The defendant next claims that it was error to read into evidence the preliminary hearing testimony of Clairann Randolph, as she was not present during the trial. It is argued that the defendant's opportunity to confront and cross-examine the witness at the preliminary hearing was diluted because of critical evidence which was not uncovered until after the preliminary hearing which could have been used to impeach the witness. We are satisfied it neither violates the confrontation clause of the Arizona Constitution, art. 2, § 24, nor the Sixth Amendment to the Federal Constitution, as long as the defendant has had an opportunity to cross-examine the witness and there was "* * * a sufficient good faith showing * * * that the witness[es] had been subpoenaed and *116 [was] not available for the trial * * *." State v. Dixon, 107 Ariz. 415, 419, 489 P.2d 225, 229 (1971); See also, Barber v. Page, 390 U.S. 719, 88 S. Ct. 1318, 20 L. Ed. 2d 255 (1968).
In the instant case, the state made several attempts to find the witness. This included contacting her husband's employer, checking records of the utility company serving her home, contacting the post office regarding a forwarding address, and calling prospective employers in another state. The trial court was satisfied that the state had made a good-faith effort to find the witness, that the witness was beyond the jurisdiction of the state, and that she was unavailable for trial.
The defendant next claims error in the failure of the trial court to give jury instructions on manslaughter as a lesser included offense.
Manslaughter is defined by statute as the unlawful killing of a human being without malice. A.R.S. § 13-455 (1956). It is of two kinds, (1) voluntary, upon a sudden quarrel or heat of passion and (2) involuntary, in commission of an unlawful act which might produce death in an unlawful manner, or without due caution under the circumstances.
As the defendant has admitted and it is undisputed that he intended to shoot the victim, an instruction on involuntary manslaughter as a lesser included offense would have been improper, and the trial court was correct in denying such an instruction. State v. Brady, 105 Ariz. 190, 461 P.2d 488 (1969).
However, the theory of defense pursued by the defendant in the course of the trial was that the killing was in self-defense. In attempting to prove self-defense, the defense presented evidence indicating that the defendant was both terrified and highly excited at the time of the shooting.
While the jury could have disregarded the defendant's theory that the decedent had attacked him with a knife, the evidence presented could have overcome the presumption of malice established by the state and might have convinced the jury that the killing was committed in the heat of passion. State v. Ramos, 108 Ariz. 36, 38, 492 P.2d 697, 699 (1972). In the instant case, the trial court erred in not giving an instruction on voluntary manslaughter.
The defendant also complains that the trial court erred in not granting a change of venue. The defendant was allegedly involved in a jail riot and escape which occurred a few weeks prior to the trial. There was extensive press coverage and the defendant was named in the press as a leader of the riot. The defendant argues that since most of the jurors had read or heard about the defendant and this attempted escape, it is not possible to know with certainty what effect this pretrial publicity had on the jurors in reaching the verdict. Therefore, the defendant claims he should have been granted either a change in venue or a continuance. This argument is entirely without merit.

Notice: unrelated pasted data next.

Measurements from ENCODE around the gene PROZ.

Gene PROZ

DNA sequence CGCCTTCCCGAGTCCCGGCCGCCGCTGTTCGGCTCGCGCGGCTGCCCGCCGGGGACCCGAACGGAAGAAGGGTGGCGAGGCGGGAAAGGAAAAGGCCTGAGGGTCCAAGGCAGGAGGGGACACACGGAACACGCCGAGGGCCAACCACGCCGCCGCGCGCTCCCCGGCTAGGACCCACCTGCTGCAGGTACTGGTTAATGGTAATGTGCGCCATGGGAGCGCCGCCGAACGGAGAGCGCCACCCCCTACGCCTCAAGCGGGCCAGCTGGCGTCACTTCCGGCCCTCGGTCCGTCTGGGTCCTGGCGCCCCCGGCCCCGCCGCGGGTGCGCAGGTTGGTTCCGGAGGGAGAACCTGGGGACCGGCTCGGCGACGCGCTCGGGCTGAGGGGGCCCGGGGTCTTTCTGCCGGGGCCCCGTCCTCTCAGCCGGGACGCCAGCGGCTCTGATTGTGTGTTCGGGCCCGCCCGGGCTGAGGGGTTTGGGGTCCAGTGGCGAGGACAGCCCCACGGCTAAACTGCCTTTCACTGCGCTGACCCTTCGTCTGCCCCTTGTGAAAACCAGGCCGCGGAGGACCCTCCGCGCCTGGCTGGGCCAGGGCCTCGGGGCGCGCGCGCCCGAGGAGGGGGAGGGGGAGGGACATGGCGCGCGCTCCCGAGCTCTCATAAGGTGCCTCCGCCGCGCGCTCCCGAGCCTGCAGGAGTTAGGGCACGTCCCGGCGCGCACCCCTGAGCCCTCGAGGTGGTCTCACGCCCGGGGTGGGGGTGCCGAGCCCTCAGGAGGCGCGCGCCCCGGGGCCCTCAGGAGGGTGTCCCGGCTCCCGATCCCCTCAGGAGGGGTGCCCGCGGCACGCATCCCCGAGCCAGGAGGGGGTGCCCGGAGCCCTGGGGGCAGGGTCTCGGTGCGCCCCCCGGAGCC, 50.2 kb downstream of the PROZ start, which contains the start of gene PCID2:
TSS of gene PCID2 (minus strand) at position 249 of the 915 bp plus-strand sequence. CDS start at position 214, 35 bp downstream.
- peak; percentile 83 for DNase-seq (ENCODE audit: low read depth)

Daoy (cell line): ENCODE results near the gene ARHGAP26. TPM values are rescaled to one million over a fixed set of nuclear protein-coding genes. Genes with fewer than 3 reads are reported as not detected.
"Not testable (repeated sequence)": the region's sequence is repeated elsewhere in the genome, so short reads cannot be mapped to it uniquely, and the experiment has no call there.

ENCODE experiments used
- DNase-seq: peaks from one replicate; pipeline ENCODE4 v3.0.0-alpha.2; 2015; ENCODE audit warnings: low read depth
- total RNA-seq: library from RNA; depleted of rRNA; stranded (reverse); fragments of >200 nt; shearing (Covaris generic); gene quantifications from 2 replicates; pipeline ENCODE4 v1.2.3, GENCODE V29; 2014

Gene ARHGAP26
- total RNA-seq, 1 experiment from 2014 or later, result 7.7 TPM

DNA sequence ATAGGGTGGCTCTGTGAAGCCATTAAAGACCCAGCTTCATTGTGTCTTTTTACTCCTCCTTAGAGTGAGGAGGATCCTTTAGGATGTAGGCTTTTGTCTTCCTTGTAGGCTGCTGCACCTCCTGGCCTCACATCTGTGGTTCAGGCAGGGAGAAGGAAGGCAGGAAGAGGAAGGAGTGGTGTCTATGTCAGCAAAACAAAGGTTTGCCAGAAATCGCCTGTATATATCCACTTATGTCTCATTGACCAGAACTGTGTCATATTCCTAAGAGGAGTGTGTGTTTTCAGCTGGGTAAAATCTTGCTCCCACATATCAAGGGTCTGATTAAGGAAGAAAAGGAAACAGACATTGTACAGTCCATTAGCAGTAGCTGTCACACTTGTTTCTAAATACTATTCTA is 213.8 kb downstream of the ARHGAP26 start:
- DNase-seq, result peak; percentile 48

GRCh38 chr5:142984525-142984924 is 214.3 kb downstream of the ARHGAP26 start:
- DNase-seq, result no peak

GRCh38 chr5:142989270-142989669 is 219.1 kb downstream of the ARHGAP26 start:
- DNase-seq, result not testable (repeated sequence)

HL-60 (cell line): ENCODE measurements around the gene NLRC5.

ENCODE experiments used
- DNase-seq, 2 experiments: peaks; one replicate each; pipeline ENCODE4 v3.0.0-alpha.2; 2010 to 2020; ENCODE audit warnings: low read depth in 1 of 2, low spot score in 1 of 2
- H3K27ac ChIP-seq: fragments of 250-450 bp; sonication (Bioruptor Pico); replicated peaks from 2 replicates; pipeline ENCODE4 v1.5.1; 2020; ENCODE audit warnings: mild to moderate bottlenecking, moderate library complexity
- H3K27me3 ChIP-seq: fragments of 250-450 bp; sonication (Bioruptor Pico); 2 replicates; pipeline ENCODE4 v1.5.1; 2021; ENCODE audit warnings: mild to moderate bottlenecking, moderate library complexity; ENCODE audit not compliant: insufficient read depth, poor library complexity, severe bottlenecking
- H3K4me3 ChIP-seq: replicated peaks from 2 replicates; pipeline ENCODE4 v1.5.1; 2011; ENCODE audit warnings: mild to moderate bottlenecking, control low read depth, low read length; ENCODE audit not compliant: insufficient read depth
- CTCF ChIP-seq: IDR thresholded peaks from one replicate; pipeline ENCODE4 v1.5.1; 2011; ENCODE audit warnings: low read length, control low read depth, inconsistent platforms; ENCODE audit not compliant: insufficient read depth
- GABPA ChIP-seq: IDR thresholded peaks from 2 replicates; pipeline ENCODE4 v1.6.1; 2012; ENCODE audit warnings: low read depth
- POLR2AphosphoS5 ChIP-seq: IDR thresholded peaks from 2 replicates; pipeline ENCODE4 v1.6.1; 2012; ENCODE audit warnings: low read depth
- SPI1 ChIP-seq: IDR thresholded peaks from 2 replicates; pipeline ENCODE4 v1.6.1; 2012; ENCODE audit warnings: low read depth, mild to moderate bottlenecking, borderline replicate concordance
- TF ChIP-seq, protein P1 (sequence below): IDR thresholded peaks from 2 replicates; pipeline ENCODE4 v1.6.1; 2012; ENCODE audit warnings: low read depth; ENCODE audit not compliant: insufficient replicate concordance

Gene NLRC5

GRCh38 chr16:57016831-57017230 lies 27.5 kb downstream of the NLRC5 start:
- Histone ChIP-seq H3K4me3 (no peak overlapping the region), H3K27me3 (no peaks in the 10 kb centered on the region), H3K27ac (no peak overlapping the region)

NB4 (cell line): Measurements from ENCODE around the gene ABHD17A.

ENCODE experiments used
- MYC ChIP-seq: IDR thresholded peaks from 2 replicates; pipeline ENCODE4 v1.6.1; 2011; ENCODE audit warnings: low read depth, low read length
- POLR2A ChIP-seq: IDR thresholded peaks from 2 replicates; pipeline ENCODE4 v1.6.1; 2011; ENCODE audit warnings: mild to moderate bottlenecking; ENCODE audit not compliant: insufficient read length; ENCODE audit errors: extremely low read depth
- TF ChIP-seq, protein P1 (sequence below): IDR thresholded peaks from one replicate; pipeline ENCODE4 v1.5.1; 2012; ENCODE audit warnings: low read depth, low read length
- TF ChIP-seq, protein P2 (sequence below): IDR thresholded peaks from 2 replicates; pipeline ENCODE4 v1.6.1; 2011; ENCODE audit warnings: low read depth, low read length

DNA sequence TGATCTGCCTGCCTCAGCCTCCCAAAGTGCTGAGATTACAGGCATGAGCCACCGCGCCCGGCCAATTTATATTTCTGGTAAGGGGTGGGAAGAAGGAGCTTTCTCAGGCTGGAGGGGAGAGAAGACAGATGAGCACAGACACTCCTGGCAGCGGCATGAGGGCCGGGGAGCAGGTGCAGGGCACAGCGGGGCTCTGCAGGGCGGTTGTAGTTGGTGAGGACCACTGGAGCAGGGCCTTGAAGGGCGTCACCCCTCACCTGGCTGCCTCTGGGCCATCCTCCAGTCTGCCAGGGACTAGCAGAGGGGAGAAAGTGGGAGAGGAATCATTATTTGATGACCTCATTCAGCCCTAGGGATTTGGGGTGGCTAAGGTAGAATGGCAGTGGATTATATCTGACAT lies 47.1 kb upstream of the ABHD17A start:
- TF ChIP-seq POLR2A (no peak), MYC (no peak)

A motion for a change of venue or a continuance is not granted as a matter of right; these are matters solely within the sound discretion of the trial judge. A trial judge's ruling on such a motion will therefore not be disturbed unless a clear abuse of discretion appears and is shown to be prejudicial to the defendant. State v. Schmid, 107 Ariz. 191, 484 P.2d 187 (1971); State v. Narten, 99 Ariz. 116, 407 P.2d 81 (1965), cert. denied, 384 U.S. 1008, 86 S. Ct. 1985, 16 L. Ed. 2d 1021 (1966).
In the instant case, in order to insure an unbiased jury, the trial judge carefully conducted an individual voir dire examination of each juror, and questioned them on their ability to act impartially regardless of what they might have seen in the press. In addition, the defense attorney specifically asked each juror whether they had formed an opinion based on any pretrial publicity they might have seen or heard.
As the trial court acted conscientiously to provide a fair and impartial trial, and as no factual circumstances have been alleged *117 which would have presumptively prejudiced the jury's verdict, see State v. Schmid, supra, 107 Ariz. at 194, 484 P.2d at 190, there is no basis to defendant's claim of error.
Defendant urges that it was error to admit evidence of his attempted escape from jail while awaiting trial. It is argued that as the defendant had not completed serving his California sentence at the time of his escape, it was prejudicial to admit this evidence to show consciousness of guilt of the murder charge.
In the instant case, the defendant had already given testimony before the jury on his other convictions. He therefore could have explained without prejudice, that he was trying to escape from an unfinished sentence on this other conviction and not from the murder charge, as the defendant had the opportunity to rebut the inference raised by the evidence of escape. The admission of such evidence could not have been prejudicial. See State v. Tafoya, 104 Ariz. 424, 454 P.2d 569 (1969).
Reversed and remanded with instructions for a new trial.
HAYS, C.J., CAMERON, V.C.J., and STRUCKMEYER, and HOLOHAN, JJ., concur.